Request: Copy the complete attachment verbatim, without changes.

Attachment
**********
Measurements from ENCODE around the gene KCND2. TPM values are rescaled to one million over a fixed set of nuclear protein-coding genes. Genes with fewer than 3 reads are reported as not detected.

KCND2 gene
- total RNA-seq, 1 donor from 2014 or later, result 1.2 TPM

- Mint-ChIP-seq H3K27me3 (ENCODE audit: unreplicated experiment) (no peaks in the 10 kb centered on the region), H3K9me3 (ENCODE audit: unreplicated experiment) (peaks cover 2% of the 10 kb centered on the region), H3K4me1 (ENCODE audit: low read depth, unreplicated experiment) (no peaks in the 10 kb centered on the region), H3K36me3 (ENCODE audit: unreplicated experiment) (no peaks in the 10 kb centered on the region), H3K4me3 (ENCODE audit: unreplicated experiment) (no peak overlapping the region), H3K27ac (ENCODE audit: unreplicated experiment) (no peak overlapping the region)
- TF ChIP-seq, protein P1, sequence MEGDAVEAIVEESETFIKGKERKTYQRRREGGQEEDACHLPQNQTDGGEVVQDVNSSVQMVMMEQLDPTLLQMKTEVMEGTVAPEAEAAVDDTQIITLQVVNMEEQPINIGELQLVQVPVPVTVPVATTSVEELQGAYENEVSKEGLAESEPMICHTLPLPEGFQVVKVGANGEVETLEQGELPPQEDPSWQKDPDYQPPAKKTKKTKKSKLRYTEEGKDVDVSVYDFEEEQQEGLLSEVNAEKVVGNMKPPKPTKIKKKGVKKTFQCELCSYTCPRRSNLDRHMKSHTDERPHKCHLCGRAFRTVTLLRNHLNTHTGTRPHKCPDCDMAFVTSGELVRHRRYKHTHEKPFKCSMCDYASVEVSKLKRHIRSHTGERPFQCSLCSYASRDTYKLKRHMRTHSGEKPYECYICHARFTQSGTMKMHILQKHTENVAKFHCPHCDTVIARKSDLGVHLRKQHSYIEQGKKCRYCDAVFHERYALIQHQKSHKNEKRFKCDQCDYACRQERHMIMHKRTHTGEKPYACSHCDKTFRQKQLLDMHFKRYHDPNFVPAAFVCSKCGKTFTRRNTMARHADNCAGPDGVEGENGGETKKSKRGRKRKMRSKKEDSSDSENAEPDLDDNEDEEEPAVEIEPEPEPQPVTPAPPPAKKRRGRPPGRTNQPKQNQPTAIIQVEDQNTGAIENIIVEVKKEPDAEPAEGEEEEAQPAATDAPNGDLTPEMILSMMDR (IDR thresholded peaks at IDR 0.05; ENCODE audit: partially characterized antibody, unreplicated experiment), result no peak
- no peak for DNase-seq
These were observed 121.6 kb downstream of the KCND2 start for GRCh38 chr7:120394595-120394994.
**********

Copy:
Measurements from ENCODE around the gene KCND2. TPM values are rescaled to one million over a fixed set of nuclear protein-coding genes. Genes with fewer than 3 reads are reported as not detected.

KCND2 gene
- total RNA-seq, 1 donor from 2014 or later, result 1.2 TPM

- Mint-ChIP-seq H3K27me3 (ENCODE audit: unreplicated experiment) (no peaks in the 10 kb centered on the region), H3K9me3 (ENCODE audit: unreplicated experiment) (peaks cover 2% of the 10 kb centered on the region), H3K4me1 (ENCODE audit: low read depth, unreplicated experiment) (no peaks in the 10 kb centered on the region), H3K36me3 (ENCODE audit: unreplicated experiment) (no peaks in the 10 kb centered on the region), H3K4me3 (ENCODE audit: unreplicated experiment) (no peak overlapping the region), H3K27ac (ENCODE audit: unreplicated experiment) (no peak overlapping the region)
- TF ChIP-seq, protein P1, sequence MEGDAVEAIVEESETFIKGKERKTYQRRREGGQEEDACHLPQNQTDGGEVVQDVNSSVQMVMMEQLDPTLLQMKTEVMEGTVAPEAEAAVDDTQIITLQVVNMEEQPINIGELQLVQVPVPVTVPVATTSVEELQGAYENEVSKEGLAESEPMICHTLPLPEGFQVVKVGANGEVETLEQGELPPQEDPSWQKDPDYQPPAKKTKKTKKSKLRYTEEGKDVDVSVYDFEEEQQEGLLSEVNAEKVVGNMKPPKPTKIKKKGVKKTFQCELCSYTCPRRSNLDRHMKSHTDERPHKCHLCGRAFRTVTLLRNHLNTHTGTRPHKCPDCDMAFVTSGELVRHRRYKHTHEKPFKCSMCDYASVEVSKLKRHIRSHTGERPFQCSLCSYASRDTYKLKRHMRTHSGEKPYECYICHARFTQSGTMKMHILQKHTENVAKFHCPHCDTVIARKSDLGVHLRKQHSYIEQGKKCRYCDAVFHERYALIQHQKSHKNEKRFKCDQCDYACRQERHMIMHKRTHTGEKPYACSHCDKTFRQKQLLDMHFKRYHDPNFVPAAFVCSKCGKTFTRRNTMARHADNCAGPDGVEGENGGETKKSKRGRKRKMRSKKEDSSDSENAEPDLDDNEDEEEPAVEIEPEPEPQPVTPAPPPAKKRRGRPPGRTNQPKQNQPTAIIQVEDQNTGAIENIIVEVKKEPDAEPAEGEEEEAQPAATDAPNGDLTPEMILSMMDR (IDR thresholded peaks at IDR 0.05; ENCODE audit: partially characterized antibody, unreplicated experiment), result no peak
- no peak for DNase-seq
These were observed 121.6 kb downstream of the KCND2 start for GRCh38 chr7:120394595-120394994.